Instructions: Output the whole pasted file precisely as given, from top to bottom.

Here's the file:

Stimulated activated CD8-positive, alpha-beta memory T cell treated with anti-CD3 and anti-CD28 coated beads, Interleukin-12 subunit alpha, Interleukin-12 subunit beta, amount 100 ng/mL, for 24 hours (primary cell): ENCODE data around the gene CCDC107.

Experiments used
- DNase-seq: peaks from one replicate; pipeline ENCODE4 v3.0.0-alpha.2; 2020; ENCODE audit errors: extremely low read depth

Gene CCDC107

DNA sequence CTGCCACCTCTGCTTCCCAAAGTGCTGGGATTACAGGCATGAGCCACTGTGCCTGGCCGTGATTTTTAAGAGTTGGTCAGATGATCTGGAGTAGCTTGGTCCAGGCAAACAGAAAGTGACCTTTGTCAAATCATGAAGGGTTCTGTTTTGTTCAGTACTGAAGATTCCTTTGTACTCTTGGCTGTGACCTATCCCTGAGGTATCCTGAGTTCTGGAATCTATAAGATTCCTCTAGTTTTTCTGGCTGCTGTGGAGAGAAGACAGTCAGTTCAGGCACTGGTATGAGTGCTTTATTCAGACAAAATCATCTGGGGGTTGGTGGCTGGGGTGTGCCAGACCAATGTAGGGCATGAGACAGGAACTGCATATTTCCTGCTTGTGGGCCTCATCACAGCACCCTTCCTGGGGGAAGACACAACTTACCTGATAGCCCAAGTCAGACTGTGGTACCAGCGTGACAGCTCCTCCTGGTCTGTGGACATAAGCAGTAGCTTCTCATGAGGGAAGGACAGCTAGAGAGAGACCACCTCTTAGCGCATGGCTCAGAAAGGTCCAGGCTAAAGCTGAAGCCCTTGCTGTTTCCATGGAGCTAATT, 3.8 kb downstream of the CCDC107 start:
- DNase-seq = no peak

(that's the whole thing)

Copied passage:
Stimulated activated CD8-positive, alpha-beta memory T cell treated with anti-CD3 and anti-CD28 coated beads, Interleukin-12 subunit alpha, Interleukin-12 subunit beta, amount 100 ng/mL, for 24 hours (primary cell): ENCODE data around the gene CCDC107.

Experiments used
- DNase-seq: peaks from one replicate; pipeline ENCODE4 v3.0.0-alpha.2; 2020; ENCODE audit errors: extremely low read depth

Gene CCDC107

DNA sequence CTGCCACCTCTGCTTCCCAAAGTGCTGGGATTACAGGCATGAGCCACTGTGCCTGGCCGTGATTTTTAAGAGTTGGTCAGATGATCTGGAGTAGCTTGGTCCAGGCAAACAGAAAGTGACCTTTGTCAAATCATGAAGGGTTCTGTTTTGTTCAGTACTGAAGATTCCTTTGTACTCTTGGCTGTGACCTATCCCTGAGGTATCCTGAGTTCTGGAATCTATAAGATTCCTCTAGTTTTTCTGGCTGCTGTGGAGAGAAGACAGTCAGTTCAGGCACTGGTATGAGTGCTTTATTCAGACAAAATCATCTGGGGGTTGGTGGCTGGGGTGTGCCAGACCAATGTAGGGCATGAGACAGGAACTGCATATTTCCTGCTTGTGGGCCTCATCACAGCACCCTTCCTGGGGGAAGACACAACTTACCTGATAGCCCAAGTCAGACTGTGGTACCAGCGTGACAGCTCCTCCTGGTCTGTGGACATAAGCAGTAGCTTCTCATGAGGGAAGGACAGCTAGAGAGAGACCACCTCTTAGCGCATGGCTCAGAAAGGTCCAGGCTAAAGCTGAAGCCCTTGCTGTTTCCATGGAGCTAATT, 3.8 kb downstream of the CCDC107 start:
- DNase-seq = no peak